The Pentagon announced on Wednesday the successful joint launch of six satellites by the Space Development Agency (SDA) and the Missile Defense Agency (MDA). The launch used a SpaceX Falcon 9 rocket to carry them into low-Earth orbit (LEO), about 1,200 miles above Earth’s surface.

Four of the satellites are the last of 27 launched since April 2023 as part of the SDA’s constellation of “Tranche 0” tracking layer satellites – eight for missile tracking and 19 for data transport and communications.

In September, the SDA will begin launching its “Tranche 1” versions, which will eventually include 161 operational satellites.

The other two orbiters are part of the MDA’s Hypersonic and Ballistic Tracking Space Sensor program (HBTSS). These sensors, designed and built by L3Harris Technologies and Northrup Grumman, will detect and track traditional ballistic missiles, maneuvering hypersonic weapons, and other advanced threats and send data directly to interceptors.

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SDA Director Derek Tournear said in a Feb. 14 statement: “Launching our tracking satellites into the same orbit with the MDA HBTSS satellites is a win for both agencies. We’ll be able to look at test targets from the same orbit at the same time, so that we can see how the two sensors work together.”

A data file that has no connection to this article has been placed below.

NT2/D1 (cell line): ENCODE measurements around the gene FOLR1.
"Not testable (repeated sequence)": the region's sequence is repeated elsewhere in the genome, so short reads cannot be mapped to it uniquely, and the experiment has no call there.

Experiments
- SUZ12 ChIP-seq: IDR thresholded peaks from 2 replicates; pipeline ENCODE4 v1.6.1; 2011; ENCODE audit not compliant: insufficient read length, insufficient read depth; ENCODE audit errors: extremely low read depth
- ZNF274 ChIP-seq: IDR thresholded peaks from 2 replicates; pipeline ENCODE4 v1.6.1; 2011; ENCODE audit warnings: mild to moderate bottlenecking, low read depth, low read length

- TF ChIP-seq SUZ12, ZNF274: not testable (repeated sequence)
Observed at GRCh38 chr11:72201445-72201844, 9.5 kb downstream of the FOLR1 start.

The satellites are part of a wider plan to strengthen US missile warning and tracking capabilities to address increasing Chinese and Russian missile threats. Positioning the systems in the lower orbits allows them to operate using less complex sensors than those required by previous geosynchronous orbit (GEO) projects, situated about 22,000 miles above Earth.

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The budget for the project is likely to reach nearly $16 billion through to 2028. While these MDA and SDA test sensors were developed separately, future deployments will integrate the medium-field-of-view HBTSS sensor.

The systems will form part of the program of resilient layered network of military satellites and supporting elements known as the Proliferated Warfighter Space Architecture (PWSA) – an integrated proliferation of satellite constellations at different orbits and varying missions.

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L3Harris built all four of the SDA satellites and one of HBTSS satellites, while Northrop Grumman built the other. It is the first time that L3Harris, an experienced satellite payload provider, has acted as a prime contractor for a satellite development program.

L3Harris CEO Christopher Kubasik said: “Our advanced satellites on orbit will bring the integrated and resilient missile warning and defense capabilities the US requires against adversaries developing more advanced maneuverable missiles. L3Harris delivered this advanced missile tracking capability on behalf of MDA and SDA on orbit in just over three years after work was authorized to proceed. We are proud to be a critical part of the new space sensing architecture.”

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